Despite Clear Feminist Intentions, “Mafia Mamma” Never Quite Gels

“Watching women take on a male dominated genre is greatly satisfying, but, unfortunately, the script itself is one hundred percent Hollywood formula.

Guest Post by Angela Stern

Toni Collette can do anything. If that wasn’t official before, it certainly is now with the release of the new Cornerstone Film’s comedy Mafia Mamma. From the sheepishly neurotic vegan with suicidal ideations in About A Boy (2002) all the way to the beloved murdered wife in The Staircase (2022), Toni has a uniquely captivating charm.

Directed by Catherine Hardwicke—best-known for Thirteen (2003), Lords of Dogtown (2005), Twilight (2008)—Mafia Mamma tells the story of a suburban housewife who inherits her grandfather’s place at the head of a powerful Italian Mafia family.

After sending her only son off to college, and then finding her husband in an unfortunate position with another women, Kristin Balbano (Toni Collette) receives a phone call informing her that her grandfather has passed, and she must come to Italy for the funeral. With no prior knowledge of her grandfather’s ties to organized crime, she arrives in Italy looking for a fun adventure to forget the stress of her life.

What Kristin finds is chaos and a whole lot of crime.

Catherine Harwicke is certainly a gifted director who isn’t afraid to play with the boys. Mafia Mamma is phenomenally gory, with some spot on odes to the entire Mafia genre. The running joke that Kristin has never seen Francis Ford Coppola’s classic film The Godfather provides some amusement. Every Italian around her is critically offended by her lack of knowledge of this cinematic masterpiece.

In some ways, Mafia Mamma is a strongly Feminist film in which the women kick far more ass than the men who seek to control them. Catherine Harwicke does the best she can to make a statement, and Toni Collette is wonderfully funny and genuine.

…some of the violence is wince worthy…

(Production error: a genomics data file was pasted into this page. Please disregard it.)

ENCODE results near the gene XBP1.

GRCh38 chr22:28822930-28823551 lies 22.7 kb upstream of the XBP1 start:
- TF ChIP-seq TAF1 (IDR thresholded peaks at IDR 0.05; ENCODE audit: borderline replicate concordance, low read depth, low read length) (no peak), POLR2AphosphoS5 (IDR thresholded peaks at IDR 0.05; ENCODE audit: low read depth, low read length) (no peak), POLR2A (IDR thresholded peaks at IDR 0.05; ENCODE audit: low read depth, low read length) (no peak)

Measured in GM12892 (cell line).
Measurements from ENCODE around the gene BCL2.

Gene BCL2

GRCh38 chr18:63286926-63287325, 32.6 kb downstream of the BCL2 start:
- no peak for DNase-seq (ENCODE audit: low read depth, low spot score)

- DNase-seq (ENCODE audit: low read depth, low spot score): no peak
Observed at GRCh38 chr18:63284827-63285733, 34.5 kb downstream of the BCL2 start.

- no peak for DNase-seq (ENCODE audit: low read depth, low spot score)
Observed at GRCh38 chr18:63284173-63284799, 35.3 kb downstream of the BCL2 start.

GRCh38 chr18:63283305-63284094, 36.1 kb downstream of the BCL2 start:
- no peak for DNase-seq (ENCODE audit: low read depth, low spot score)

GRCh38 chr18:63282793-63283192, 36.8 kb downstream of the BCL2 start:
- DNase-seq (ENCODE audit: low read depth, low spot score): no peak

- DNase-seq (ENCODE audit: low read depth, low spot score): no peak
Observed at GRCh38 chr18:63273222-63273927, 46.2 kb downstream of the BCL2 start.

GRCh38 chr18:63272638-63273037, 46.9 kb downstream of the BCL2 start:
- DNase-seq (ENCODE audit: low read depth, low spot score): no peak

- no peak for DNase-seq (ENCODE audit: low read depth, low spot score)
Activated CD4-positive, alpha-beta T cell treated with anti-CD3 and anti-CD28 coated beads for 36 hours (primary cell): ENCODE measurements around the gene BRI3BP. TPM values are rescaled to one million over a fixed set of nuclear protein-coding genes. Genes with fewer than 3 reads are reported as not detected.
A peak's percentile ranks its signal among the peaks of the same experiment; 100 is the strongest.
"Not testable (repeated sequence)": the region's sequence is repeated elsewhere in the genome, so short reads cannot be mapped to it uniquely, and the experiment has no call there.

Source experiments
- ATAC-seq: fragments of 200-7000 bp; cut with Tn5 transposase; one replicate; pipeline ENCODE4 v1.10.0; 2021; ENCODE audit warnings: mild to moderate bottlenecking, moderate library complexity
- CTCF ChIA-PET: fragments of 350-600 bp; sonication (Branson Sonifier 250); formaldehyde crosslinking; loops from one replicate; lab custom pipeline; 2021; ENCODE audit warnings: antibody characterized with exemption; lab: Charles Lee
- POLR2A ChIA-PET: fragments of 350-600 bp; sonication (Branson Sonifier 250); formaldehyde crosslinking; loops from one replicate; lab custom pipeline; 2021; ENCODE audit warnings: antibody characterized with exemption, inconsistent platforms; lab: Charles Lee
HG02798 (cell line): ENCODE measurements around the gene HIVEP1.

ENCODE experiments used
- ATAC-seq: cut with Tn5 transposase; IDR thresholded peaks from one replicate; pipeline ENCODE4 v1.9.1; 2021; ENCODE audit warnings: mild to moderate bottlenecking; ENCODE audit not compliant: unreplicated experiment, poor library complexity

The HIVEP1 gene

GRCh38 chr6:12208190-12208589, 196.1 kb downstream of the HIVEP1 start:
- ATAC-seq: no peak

Unfortunately, the script itself is one hundred percent Hollywood formula, even given the Feminist twist. Mafia Mamma has all the predictable “feel good” elements, blended with absurdly broad comedy and a Friday the Thirteenth kind of carnage. Alas, it falls just a little short of fully engaging, and some of the violence is wince worthy. The bevy of archetypes are all portrayed by competent actors (Monica Belluici, Sophia Nomvete, etc), but none of them are ever afforded an opportunity to become fully three-dimensional characters. And while some of the jokes brought a smile to my face, I don’t remember any that actually elicited a laugh.

Watching women take on a male dominated genre is greatly satisfying. The opportunity to make a film with these kinds of elements is long overdue. However, if Mafia Mamma proves anything, it is that taking “script to screen” depends enormously on the strength of the script. In this case, the script—written by Debbie Jhoon & J Michael Feldman, based on a story by Amanda Sthers—failed to hold up its end of the bargain.

© Angela Stern (4/14/23)—Special for FF2 Media®


Available in theatres & also streaming on Amazon Prime. Click here for more streaming options on the Just Watch site.

Visit the Mafia Mamma IMDb page for complete cast & crew information.

Learn more about Catherine Hardwicke’s controversial career on Wikipedia.


Featured Photo: Toni Collette as “Kristin” playing tourist in Italy.

Bottom Photo: Monica Belluici as “Bianca” teaches Kristin a new Who’s Who.

Images © Bleecker Street 2022

Tags: Amanda Sthers, Angela Stern, Catherine Harwicke, Debbie Jhoon, Italy, Mafia Mamma (2023), Monica Belluici, The Godfather Saga, toni collette

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